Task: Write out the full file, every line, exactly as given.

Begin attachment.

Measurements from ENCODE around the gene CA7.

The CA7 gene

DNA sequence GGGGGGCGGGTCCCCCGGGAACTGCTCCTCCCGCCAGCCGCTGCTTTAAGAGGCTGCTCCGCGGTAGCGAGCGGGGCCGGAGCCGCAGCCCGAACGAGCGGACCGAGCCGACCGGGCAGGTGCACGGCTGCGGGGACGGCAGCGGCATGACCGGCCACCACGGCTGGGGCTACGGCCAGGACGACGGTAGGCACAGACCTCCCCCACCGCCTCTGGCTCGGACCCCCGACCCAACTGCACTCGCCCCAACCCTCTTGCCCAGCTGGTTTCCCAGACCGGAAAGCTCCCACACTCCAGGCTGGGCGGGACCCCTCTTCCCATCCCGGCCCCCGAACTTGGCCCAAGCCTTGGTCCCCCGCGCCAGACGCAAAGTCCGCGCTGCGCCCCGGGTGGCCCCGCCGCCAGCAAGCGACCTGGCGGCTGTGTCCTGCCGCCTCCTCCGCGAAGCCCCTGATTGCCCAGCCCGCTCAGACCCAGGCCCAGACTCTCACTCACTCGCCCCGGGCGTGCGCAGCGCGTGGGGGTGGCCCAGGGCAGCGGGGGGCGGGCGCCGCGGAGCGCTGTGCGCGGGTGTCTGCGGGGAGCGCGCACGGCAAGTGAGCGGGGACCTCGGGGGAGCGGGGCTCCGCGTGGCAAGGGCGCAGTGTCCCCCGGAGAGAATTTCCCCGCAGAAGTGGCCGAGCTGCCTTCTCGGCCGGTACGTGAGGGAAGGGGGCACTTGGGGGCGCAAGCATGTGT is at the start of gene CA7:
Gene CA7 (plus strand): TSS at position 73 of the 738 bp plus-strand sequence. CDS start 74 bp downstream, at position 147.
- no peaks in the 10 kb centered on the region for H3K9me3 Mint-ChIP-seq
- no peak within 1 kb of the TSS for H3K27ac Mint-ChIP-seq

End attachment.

Measurements from ENCODE around the gene CA7.

The CA7 gene

DNA sequence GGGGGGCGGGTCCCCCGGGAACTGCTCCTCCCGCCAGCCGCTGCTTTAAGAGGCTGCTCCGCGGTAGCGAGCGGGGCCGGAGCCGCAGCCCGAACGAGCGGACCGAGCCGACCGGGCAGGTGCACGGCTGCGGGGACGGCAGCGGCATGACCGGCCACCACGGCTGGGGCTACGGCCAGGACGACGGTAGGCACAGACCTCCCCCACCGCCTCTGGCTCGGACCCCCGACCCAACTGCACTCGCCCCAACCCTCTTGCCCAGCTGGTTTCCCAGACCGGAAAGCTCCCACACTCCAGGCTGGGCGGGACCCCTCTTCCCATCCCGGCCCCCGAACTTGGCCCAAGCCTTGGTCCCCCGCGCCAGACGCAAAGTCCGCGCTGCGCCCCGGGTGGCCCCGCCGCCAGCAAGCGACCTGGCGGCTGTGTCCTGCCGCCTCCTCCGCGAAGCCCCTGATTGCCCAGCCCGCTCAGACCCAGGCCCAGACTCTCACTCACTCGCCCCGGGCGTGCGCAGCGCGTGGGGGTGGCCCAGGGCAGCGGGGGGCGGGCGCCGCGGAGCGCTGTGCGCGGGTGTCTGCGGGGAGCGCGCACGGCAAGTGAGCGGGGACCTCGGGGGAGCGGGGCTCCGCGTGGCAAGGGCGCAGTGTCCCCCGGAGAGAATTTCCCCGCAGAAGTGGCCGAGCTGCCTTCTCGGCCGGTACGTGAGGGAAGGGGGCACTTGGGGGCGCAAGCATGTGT is at the start of gene CA7:
Gene CA7 (plus strand): TSS at position 73 of the 738 bp plus-strand sequence. CDS start 74 bp downstream, at position 147.
- no peaks in the 10 kb centered on the region for H3K9me3 Mint-ChIP-seq
- no peak within 1 kb of the TSS for H3K27ac Mint-ChIP-seq